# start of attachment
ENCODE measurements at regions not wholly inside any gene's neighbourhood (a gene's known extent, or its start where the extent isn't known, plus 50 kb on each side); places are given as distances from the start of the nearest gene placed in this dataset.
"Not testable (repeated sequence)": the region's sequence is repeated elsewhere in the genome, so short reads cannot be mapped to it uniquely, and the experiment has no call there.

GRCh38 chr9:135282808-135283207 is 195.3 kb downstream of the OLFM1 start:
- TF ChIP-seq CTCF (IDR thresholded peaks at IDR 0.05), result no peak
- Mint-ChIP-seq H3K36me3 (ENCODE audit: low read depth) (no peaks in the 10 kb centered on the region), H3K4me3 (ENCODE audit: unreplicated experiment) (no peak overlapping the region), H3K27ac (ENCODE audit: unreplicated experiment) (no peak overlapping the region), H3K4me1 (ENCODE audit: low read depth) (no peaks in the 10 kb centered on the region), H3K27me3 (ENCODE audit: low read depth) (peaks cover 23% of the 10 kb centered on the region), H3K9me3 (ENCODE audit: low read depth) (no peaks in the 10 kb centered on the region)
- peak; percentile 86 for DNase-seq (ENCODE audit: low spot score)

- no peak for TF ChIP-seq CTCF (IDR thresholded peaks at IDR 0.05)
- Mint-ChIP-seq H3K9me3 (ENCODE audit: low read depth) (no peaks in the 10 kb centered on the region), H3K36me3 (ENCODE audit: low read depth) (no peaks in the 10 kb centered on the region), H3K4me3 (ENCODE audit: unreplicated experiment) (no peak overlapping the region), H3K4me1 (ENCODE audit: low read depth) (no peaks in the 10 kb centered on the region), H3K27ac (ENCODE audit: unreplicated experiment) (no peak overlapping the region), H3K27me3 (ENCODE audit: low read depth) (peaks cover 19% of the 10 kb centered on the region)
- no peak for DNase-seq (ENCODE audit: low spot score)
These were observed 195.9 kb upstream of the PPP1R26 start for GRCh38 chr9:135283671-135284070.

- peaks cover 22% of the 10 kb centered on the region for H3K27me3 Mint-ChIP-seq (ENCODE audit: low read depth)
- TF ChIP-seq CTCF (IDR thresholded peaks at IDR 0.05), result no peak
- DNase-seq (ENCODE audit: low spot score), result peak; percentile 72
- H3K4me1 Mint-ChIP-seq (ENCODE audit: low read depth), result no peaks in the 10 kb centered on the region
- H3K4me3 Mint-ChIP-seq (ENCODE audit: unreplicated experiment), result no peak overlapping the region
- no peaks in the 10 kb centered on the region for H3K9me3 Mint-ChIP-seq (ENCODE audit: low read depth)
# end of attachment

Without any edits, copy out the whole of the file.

ENCODE measurements at regions not wholly inside any gene's neighbourhood (a gene's known extent, or its start where the extent isn't known, plus 50 kb on each side); places are given as distances from the start of the nearest gene placed in this dataset.
"Not testable (repeated sequence)": the region's sequence is repeated elsewhere in the genome, so short reads cannot be mapped to it uniquely, and the experiment has no call there.

GRCh38 chr9:135282808-135283207 is 195.3 kb downstream of the OLFM1 start:
- TF ChIP-seq CTCF (IDR thresholded peaks at IDR 0.05), result no peak
- Mint-ChIP-seq H3K36me3 (ENCODE audit: low read depth) (no peaks in the 10 kb centered on the region), H3K4me3 (ENCODE audit: unreplicated experiment) (no peak overlapping the region), H3K27ac (ENCODE audit: unreplicated experiment) (no peak overlapping the region), H3K4me1 (ENCODE audit: low read depth) (no peaks in the 10 kb centered on the region), H3K27me3 (ENCODE audit: low read depth) (peaks cover 23% of the 10 kb centered on the region), H3K9me3 (ENCODE audit: low read depth) (no peaks in the 10 kb centered on the region)
- peak; percentile 86 for DNase-seq (ENCODE audit: low spot score)

- no peak for TF ChIP-seq CTCF (IDR thresholded peaks at IDR 0.05)
- Mint-ChIP-seq H3K9me3 (ENCODE audit: low read depth) (no peaks in the 10 kb centered on the region), H3K36me3 (ENCODE audit: low read depth) (no peaks in the 10 kb centered on the region), H3K4me3 (ENCODE audit: unreplicated experiment) (no peak overlapping the region), H3K4me1 (ENCODE audit: low read depth) (no peaks in the 10 kb centered on the region), H3K27ac (ENCODE audit: unreplicated experiment) (no peak overlapping the region), H3K27me3 (ENCODE audit: low read depth) (peaks cover 19% of the 10 kb centered on the region)
- no peak for DNase-seq (ENCODE audit: low spot score)
These were observed 195.9 kb upstream of the PPP1R26 start for GRCh38 chr9:135283671-135284070.

- peaks cover 22% of the 10 kb centered on the region for H3K27me3 Mint-ChIP-seq (ENCODE audit: low read depth)
- TF ChIP-seq CTCF (IDR thresholded peaks at IDR 0.05), result no peak
- DNase-seq (ENCODE audit: low spot score), result peak; percentile 72
- H3K4me1 Mint-ChIP-seq (ENCODE audit: low read depth), result no peaks in the 10 kb centered on the region
- H3K4me3 Mint-ChIP-seq (ENCODE audit: unreplicated experiment), result no peak overlapping the region
- no peaks in the 10 kb centered on the region for H3K9me3 Mint-ChIP-seq (ENCODE audit: low read depth)